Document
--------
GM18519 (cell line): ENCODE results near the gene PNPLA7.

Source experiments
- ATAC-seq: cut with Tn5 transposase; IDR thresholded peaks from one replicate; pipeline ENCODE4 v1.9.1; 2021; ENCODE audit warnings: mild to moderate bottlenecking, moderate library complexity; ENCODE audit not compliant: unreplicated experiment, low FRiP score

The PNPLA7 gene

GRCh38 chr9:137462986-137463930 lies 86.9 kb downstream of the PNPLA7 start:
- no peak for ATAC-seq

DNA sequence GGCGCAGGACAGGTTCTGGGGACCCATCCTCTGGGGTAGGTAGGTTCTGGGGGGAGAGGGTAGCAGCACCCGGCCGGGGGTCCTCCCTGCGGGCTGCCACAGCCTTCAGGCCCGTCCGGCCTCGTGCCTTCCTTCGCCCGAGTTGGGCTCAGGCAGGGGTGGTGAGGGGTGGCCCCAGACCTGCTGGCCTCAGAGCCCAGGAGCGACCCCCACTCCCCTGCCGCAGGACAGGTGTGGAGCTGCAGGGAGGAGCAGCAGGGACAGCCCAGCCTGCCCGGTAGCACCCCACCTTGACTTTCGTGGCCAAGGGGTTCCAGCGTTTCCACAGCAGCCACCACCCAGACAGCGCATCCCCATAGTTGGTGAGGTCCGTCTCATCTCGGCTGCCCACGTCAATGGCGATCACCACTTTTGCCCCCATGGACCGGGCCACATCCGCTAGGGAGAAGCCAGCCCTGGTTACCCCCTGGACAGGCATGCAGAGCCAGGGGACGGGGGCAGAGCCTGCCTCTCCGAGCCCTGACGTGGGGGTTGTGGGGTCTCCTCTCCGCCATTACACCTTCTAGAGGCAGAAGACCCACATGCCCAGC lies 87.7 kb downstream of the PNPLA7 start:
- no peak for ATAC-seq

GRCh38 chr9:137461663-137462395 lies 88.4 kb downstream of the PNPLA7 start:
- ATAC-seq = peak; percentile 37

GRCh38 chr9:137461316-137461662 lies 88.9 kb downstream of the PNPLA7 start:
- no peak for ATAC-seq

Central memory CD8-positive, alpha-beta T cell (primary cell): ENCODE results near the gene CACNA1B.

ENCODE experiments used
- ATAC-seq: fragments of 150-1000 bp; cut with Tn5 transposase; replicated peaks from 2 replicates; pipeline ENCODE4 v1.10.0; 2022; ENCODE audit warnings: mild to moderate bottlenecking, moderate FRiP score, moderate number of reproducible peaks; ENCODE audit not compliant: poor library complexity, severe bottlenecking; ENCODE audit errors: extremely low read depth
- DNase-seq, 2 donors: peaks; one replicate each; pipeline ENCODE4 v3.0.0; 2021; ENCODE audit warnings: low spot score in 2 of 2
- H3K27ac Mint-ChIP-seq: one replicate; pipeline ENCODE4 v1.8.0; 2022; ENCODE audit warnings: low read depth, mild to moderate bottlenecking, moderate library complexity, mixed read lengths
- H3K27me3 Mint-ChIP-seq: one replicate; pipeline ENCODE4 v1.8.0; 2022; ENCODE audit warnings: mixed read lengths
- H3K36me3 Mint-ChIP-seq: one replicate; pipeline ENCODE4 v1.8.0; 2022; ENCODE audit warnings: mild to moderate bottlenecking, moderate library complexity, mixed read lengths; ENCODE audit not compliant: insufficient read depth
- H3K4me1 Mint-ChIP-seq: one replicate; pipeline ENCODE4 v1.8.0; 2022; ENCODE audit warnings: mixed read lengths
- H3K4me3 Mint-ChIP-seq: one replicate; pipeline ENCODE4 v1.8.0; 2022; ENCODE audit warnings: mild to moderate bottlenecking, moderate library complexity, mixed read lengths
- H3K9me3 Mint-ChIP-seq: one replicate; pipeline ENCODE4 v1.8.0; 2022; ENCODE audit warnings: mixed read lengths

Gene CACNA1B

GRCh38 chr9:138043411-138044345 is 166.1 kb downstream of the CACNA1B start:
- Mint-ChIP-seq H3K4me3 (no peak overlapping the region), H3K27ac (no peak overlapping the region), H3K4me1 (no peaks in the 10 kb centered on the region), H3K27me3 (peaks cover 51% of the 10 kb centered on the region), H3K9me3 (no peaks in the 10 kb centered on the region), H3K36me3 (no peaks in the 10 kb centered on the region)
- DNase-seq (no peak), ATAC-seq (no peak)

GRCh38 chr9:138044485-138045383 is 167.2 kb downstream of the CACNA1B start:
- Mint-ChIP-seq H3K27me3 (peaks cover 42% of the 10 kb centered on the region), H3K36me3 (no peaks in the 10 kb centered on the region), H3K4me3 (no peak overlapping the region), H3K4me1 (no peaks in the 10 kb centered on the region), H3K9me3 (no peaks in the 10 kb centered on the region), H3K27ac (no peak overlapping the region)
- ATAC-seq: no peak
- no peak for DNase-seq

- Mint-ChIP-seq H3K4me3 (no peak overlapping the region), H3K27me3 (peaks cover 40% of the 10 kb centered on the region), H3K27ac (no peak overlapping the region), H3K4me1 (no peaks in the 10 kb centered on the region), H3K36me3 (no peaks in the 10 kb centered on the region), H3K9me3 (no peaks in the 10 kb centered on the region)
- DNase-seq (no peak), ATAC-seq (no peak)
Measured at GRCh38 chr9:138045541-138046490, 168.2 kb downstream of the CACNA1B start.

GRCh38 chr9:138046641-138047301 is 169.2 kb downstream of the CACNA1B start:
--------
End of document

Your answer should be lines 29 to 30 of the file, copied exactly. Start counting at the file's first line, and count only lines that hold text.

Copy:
- ATAC-seq: no peak
- no peak for DNase-seq